This post is part of a blog tour organised by Random Things Blog Tours. I received a free copy of the book in return for an honest review.
“A celebration of love in its many guises, The Republic of Love recounts the heartfelt tale of two of life’s unlucky lovers: Fay, a folklorist whose passion for mermaids has kept her from focusing on any one man; and, right across the street, Tom, a popular radio talk-show host who’s been through three marriages and divorces in his search for true happiness.
“Touching and ironic, The Republic of Love flies the flag for ordinary love between ordinary people.”
Carol Shields has been my ‘new favourite author’ since I read The Stone Diaries for a blog tour a few months back, so I was very excited to join the tour for The Republic of Love! It’s been another five-star read for me.
Like The Stone Diaries, this novel is one where ordinary people’s lives chug along with only the very occasional big dramatic event, but it’s in Shields’ observations of the everyday that the magic lies. I couldn’t help but be carried along by her enchanting and witty telling of Tom and Fay’s stories.
The Republic of Love is an unusual love story in that the couple don’t even meet until about halfway through the book, despite living on opposite sides of the street and having social circles that overlap in various, sometimes quite quirky, ways. This means we have lots of time to get to know them as individuals.
I enjoyed following Fay as she researched, talked and wrote about mermaids, and Tom as he connected with all sorts of people on his late-night radio show. We learn about their previous entanglements, including Tom’s three failed marriages, and Shields imparts wisdom about how the passage of time smooths over hurts and passions that at one point felt like the be-all and end-all.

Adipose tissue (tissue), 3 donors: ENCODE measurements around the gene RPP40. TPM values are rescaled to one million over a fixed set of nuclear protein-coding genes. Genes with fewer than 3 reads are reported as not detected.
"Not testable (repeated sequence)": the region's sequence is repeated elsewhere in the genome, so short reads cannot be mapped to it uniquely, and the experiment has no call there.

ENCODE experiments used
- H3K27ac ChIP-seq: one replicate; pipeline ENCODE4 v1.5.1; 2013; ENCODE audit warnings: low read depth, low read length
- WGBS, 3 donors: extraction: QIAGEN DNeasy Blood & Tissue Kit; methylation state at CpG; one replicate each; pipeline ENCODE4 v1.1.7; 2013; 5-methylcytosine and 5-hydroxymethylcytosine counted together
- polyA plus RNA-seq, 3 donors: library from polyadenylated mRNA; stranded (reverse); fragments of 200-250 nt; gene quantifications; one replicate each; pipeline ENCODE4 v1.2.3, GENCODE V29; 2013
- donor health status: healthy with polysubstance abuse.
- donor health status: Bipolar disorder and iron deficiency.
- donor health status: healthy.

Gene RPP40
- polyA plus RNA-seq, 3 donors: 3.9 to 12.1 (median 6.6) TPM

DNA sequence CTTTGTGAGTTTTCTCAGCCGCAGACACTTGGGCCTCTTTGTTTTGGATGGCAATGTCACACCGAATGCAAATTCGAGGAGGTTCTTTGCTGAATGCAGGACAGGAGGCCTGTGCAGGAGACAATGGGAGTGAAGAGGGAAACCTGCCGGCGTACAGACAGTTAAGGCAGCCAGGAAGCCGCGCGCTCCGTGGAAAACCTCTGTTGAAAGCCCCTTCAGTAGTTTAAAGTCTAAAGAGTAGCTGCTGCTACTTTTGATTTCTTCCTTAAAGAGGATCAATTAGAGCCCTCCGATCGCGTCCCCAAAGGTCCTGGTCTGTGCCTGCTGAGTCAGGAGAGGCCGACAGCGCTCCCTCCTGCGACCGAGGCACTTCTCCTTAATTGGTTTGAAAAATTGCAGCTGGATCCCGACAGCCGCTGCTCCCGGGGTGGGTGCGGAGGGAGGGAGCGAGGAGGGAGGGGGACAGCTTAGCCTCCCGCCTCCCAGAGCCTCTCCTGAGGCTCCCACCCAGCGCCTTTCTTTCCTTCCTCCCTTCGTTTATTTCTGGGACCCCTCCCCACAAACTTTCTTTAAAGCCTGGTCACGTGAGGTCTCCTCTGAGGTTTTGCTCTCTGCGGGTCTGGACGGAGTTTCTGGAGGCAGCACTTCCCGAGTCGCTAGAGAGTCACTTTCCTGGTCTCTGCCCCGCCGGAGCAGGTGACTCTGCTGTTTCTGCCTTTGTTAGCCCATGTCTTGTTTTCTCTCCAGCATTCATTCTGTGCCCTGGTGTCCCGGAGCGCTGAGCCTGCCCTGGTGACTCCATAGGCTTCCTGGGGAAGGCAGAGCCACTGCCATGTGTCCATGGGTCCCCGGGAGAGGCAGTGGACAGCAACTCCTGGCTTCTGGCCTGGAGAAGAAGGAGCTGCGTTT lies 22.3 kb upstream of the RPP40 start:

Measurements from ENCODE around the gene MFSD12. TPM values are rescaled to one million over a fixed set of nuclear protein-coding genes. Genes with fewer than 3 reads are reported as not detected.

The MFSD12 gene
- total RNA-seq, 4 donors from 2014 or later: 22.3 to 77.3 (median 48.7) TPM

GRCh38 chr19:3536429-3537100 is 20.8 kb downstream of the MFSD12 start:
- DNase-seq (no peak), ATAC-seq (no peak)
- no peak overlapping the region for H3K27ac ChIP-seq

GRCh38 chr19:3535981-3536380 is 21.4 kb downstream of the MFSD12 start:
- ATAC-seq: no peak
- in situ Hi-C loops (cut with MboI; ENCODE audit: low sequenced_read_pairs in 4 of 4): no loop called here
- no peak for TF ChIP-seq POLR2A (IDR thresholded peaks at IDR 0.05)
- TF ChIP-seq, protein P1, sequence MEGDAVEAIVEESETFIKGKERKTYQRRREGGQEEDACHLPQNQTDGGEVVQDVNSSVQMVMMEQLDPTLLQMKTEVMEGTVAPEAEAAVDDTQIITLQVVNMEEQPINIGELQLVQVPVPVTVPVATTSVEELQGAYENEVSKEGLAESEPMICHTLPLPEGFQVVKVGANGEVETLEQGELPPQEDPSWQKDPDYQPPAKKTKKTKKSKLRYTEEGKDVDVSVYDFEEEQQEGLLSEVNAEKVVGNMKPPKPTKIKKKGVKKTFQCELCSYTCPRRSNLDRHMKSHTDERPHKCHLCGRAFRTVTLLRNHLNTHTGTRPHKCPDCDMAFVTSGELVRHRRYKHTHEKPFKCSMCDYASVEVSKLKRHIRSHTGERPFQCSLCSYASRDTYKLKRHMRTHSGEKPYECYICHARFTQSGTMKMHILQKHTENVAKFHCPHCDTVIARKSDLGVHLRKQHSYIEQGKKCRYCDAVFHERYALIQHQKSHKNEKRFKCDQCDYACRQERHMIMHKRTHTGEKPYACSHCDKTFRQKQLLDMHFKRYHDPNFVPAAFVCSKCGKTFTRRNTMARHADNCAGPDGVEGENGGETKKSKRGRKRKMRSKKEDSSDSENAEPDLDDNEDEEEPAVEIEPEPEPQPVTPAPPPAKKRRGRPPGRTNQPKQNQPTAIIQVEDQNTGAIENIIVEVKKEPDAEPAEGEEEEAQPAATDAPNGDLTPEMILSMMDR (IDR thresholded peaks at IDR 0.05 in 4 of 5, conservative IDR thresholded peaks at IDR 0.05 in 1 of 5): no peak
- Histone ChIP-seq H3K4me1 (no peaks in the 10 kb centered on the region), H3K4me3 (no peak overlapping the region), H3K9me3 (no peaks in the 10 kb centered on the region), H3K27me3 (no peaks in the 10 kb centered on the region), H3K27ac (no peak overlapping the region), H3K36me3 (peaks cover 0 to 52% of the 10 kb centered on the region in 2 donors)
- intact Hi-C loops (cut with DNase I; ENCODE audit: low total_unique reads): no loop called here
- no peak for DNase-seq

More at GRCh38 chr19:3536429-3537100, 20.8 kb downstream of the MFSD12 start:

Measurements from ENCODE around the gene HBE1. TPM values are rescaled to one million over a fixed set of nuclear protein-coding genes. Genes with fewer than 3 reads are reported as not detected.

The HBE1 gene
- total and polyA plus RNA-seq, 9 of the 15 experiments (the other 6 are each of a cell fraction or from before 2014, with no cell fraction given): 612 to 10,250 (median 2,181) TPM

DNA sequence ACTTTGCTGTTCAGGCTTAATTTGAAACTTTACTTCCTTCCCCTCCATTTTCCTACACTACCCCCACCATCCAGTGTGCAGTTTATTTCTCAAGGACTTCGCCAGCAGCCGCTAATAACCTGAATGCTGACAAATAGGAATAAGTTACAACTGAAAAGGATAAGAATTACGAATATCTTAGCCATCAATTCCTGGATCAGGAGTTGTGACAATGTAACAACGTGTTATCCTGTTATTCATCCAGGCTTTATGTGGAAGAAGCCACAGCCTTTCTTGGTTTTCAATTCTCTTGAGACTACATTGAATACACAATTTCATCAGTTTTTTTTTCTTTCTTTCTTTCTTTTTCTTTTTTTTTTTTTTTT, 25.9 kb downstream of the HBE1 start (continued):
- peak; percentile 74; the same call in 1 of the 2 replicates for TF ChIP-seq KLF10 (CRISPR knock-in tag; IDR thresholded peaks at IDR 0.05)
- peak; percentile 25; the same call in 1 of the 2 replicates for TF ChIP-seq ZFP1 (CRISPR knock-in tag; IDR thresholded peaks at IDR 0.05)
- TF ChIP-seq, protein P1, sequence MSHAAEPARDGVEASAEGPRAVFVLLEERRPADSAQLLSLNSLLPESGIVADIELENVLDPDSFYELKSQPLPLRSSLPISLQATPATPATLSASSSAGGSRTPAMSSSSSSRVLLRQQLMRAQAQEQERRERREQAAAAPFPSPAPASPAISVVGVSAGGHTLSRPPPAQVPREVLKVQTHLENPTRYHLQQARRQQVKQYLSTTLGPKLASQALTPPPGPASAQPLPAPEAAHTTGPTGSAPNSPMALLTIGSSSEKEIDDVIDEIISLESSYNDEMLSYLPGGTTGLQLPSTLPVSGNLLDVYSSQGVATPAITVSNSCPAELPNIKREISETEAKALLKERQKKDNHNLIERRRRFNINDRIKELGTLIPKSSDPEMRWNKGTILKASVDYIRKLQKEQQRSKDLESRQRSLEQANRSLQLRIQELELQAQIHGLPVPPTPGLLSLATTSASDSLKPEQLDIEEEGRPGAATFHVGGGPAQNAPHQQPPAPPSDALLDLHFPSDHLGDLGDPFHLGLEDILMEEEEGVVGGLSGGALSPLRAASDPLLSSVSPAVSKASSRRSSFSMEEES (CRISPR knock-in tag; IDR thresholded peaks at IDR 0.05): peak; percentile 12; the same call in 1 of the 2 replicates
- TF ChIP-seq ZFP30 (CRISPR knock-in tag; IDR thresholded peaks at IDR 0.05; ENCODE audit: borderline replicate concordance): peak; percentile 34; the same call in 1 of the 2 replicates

Of the pairing, I think I preferred Tom’s character because he’s very amiable, doesn’t hold grudges, and, for the most part, hasn’t let his unfortunate experiences in love turn him bitter. While Fay is endearing, I did sometimes get frustrated by her lack of imagination and tolerance when it comes to relationships that differ from her own preferred set-up.
Shields’ ruminative, meandering writing style means we get to meet a large supporting cast of characters Fay and Tom know. Through these, Shields portrays a huge range of relationship types - although, as this book was written in the early 90s, there is a lack of representation of non-heterosexual, non-cis and non-white couples that you wouldn’t get if someone wrote a book along the same lines as The Republic of Love today.
These include the relationships of Fay’s parents, who took the traditional route and have been devoted to one another since their early twenties; Fay’s godmother, who finally marries her long-term live-out partner when he’s on his deathbed; and Tom’s mother, who found her life partner in middle age once she was finished with child-rearing as a single parent. Shields conveys the message that all are equally valid, and it’s never too late to get the life you want.
The main takeaways I got from The Republic of Love were: no kind of relationship - showy or low-key, long or short, solemnised or otherwise, co-habiting or living apart - is ‘superior’ to another; no relationship is perfect, and making allowances and compromises is essential; you can’t know the dynamics of anyone else’s relationship, or how two people rub along together day after day; and rough patches and rifts do happen and don’t have to spell the end if you still love one another and are willing to put the work in.
The Republic of Love is richly peopled, wonderfully meandering and sharply observed.